One of the best things about Fort Mac has to be the trail system that runs through the entire urban service area. From the well-recognized Birchwood Trails to the lesser-known trails behind new neighbourhoods the RMWB has done an incredible job of providing groomed trails for outdoor enthusiasts. These trails are amazing places to walk, run, bike, and cross-country ski. You know what they aren't meant for, though? ATV's, snowmobiles, and dirt bikes.
In my previous home in this city I lived right on the edge of the trail system in a newer neighbourhood. It was a glorious place to be year-round, beautifully green in the summer and wonderfully crisply white in the winter. The RMWB had invested a great deal of time and effort in developing the trails, and they were in place before many of the homes in the area were even finished. What frustrated me the most, though, was that the trails quickly became a favourite spot for motorized off-highway vehicles, and it was a situation with many problems.
The first issue is that off-highway vehicles chew up the groomed trails. The RMWB puts in gravel and mulch to form the trailbed, and the motorized vehicles quickly create mud paths instead. Suddenly instead of being a great place to run or walk the trails became an obstacle course of potholes and deep puddles from tire ruts. This meant it required the RMWB to invest more in trail maintenance, of course, and thus cost every resident of the city just a bit more for these trails.
The second issue is noise. Many of the trails are fairly close to residential areas and thus within both eye and ear shot of local home owners. I can't tell you the anger I felt one night at 2 am when a snowmobile was attempting a short cut and got stuck in a small tree just off the trail by my house. The revving woke the entire neighbourhood, I'm sure, and I don't think anyone minded when I got out our ridiculously bright flashlight and trained the beam right on the snowmobile rider. I doubt he enjoyed the attention but he'd already created quite the spectacle. I was just providing the lighting for the show.
The last, and most important, issue is safety. While walking on the trails with my child and dog I had many close encounters with off-highway vehicles. The trails are simply not designed to be shared by pedestrians, bicyclists, and vehicles with large and powerful engines. It is a tragedy in the making, and only a matter of time before someone is injured or even killed. I don't think those driving the off-highway vehicles have the intent of hurting anyone, but to use them on trails where there are pedestrians just shows poor judgement in my opinion.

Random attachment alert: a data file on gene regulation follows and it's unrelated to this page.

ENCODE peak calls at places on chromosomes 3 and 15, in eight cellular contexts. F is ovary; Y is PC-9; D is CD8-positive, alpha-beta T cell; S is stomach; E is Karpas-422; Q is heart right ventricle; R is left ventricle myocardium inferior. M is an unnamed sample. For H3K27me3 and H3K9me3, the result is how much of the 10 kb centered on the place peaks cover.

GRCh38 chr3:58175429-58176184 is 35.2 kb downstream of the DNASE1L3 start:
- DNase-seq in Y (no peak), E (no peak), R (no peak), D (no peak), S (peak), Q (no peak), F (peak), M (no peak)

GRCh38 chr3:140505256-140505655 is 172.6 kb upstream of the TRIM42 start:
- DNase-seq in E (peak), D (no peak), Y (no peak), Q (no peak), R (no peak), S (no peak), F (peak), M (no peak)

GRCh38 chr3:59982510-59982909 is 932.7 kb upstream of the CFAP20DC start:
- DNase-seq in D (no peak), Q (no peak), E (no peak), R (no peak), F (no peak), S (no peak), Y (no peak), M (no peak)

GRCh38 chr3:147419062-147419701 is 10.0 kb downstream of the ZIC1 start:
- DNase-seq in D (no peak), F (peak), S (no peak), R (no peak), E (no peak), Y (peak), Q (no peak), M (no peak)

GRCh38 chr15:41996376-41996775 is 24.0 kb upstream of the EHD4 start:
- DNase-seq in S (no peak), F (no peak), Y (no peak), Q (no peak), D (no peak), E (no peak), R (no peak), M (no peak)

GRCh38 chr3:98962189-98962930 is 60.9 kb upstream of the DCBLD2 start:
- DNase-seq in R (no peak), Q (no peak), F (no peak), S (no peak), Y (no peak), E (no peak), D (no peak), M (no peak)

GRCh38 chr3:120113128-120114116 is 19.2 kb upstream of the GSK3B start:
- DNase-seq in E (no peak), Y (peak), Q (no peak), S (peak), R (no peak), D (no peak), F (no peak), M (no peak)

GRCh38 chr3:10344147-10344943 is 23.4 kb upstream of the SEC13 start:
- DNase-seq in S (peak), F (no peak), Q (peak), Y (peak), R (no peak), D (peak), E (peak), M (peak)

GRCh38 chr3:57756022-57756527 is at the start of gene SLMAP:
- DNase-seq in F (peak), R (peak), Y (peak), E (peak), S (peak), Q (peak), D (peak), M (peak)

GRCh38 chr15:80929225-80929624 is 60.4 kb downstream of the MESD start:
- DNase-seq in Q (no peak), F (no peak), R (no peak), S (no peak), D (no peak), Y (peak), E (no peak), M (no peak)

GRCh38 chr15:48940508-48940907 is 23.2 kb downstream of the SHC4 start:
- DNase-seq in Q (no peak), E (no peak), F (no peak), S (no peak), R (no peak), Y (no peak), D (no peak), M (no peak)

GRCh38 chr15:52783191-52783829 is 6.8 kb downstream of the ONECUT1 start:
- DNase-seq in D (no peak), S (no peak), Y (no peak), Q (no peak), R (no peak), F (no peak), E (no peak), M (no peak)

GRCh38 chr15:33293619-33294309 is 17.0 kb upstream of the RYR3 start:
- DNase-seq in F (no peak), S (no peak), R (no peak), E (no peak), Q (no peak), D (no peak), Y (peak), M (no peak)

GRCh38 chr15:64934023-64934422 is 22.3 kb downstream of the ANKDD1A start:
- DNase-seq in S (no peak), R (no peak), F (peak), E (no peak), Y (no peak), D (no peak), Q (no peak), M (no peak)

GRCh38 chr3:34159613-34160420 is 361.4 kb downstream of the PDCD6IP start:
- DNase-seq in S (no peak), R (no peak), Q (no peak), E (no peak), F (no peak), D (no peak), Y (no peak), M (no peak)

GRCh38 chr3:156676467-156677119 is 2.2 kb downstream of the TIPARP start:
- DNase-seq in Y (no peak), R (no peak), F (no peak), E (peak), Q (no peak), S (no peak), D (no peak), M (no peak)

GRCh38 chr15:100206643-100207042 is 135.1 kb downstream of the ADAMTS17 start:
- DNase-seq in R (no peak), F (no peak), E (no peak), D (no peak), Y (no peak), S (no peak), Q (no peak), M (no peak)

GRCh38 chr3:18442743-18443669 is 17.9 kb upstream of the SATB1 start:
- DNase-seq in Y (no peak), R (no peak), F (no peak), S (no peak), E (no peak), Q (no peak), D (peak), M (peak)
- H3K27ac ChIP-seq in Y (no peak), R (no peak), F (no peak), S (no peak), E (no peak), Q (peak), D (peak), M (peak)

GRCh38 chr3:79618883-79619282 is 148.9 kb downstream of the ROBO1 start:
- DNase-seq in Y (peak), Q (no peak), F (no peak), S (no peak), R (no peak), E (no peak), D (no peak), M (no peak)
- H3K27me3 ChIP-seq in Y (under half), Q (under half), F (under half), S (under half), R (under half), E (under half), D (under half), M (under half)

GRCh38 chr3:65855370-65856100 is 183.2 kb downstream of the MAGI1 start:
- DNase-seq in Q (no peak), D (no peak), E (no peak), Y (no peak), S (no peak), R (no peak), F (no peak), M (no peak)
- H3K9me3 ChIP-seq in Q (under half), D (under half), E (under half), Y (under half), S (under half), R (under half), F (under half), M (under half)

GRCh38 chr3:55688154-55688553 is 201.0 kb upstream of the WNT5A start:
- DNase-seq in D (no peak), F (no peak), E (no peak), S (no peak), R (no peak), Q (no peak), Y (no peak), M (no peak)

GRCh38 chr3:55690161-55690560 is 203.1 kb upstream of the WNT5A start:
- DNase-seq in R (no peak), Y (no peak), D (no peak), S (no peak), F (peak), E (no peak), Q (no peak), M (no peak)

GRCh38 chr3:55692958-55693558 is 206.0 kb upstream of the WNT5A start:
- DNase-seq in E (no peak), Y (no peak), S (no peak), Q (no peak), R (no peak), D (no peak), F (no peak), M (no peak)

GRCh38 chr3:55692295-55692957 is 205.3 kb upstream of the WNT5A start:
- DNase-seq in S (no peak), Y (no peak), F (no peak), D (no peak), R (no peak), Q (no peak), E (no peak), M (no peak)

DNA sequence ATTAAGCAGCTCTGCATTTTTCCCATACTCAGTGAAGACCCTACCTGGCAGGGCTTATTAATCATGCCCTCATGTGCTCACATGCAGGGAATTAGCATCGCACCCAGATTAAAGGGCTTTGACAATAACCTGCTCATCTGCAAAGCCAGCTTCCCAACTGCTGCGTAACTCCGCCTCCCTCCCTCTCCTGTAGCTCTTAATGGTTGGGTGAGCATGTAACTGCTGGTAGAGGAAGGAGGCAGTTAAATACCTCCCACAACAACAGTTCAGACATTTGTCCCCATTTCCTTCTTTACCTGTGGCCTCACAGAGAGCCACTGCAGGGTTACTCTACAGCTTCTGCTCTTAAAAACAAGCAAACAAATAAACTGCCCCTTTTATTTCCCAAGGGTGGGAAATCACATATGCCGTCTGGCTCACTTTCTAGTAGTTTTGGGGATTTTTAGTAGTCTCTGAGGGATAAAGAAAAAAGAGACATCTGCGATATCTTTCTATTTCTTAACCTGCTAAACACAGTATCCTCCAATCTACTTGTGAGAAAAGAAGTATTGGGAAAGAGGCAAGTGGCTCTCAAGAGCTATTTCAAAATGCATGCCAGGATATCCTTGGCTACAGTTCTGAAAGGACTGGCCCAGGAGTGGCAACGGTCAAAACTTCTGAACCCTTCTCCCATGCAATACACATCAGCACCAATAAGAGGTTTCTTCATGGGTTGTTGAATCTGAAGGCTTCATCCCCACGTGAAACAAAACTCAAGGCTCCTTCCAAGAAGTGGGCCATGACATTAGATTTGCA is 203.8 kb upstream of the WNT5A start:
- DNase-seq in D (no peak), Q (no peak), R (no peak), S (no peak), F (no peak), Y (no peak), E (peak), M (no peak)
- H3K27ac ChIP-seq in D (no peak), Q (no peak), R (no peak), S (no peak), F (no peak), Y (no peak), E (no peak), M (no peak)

I admit it. I contacted bylaw when I saw off-highway vehicles on the trail. It wasn't about wanting to see anyone get into trouble but about preventing an accident if I could. I'm sure there are those who would argue that off-highway vehicles can use these trails responsibly, but unfortunately you can't ensure that every rider will do so. And that is why using off-highway vehicles on the trails within the urban service area is illegal. The bylaw regarding off-highway vehicles is very clear, in fact.
I'm not against the use of off-highway vehicles for recreation. I am opposed to using them within city limits, and most definitely on trails populated with children and dogs. All it takes is one unfortunate incident and everyone is looking at a lawsuit, including the RMWB (something I pointed out to them several years ago when I wrote to them about my concerns regarding this situation). The true point is that I don't think anyone wants to see a tragedy - not the trail users, not the RMWB, and not those who use off-highway vehicles. The best way to avoid that is to use only those trail access points provided by the RMWB, and to use off-highway vehicles outside the urban service area.
After one close encounter on the trails between a dirt bike and my child I told the rider that he didn't want to be the one who injured my child because not only would he experience guilt and shame I'd make sure he faced legal and financial consequences, too. I don't know if that "momma bear" attitude had any impact on him, but I hope it did. I didn't want to be nasty about it but I'm not sure he had actually considered the potential ramifications of using his off-highway vehicle on what is essentially a pedestrian trail. As the city grows every citizen needs to consider our impact on those around us, and to consider the consequences before we act. I hope every person who reads this and thinks about taking their off-highway vehicle onto the trails within the urban service area thinks about this post before they start their engine - and then loads their snowmobile, ATV, or dirtbike into their truck to head out of the city or to an official trail access point to enjoy the great outdoors the right way.